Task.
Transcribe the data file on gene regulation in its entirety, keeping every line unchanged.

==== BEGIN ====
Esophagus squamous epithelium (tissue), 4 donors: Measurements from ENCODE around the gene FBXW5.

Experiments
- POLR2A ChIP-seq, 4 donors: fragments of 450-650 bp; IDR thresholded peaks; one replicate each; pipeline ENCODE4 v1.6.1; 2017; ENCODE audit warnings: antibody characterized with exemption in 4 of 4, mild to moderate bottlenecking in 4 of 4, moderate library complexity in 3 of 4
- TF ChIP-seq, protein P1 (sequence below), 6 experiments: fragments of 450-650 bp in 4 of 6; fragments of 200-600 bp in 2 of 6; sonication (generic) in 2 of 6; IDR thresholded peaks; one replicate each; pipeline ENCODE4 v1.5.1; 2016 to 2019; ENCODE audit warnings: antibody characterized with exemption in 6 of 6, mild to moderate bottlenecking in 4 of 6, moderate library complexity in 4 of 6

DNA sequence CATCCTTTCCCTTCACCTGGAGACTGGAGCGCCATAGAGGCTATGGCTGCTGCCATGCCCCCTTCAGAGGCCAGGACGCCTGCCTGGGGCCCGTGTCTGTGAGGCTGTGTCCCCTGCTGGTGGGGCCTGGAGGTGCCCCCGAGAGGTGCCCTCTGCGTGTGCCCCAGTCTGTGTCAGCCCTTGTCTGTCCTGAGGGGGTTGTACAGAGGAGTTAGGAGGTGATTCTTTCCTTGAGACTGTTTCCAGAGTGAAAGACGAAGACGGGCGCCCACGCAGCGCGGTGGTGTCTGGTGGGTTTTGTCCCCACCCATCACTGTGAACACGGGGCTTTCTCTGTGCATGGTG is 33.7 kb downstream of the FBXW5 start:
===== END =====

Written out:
Esophagus squamous epithelium (tissue), 4 donors: Measurements from ENCODE around the gene FBXW5.

Experiments
- POLR2A ChIP-seq, 4 donors: fragments of 450-650 bp; IDR thresholded peaks; one replicate each; pipeline ENCODE4 v1.6.1; 2017; ENCODE audit warnings: antibody characterized with exemption in 4 of 4, mild to moderate bottlenecking in 4 of 4, moderate library complexity in 3 of 4
- TF ChIP-seq, protein P1 (sequence below), 6 experiments: fragments of 450-650 bp in 4 of 6; fragments of 200-600 bp in 2 of 6; sonication (generic) in 2 of 6; IDR thresholded peaks; one replicate each; pipeline ENCODE4 v1.5.1; 2016 to 2019; ENCODE audit warnings: antibody characterized with exemption in 6 of 6, mild to moderate bottlenecking in 4 of 6, moderate library complexity in 4 of 6

DNA sequence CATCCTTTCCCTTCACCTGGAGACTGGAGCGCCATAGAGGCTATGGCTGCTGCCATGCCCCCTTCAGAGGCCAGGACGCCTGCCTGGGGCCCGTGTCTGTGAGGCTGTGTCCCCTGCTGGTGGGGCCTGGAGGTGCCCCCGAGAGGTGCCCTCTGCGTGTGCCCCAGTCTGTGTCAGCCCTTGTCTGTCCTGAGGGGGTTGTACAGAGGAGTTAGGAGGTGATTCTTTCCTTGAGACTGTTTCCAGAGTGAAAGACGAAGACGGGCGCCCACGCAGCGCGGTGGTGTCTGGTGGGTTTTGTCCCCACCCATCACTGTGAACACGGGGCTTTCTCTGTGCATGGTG is 33.7 kb downstream of the FBXW5 start: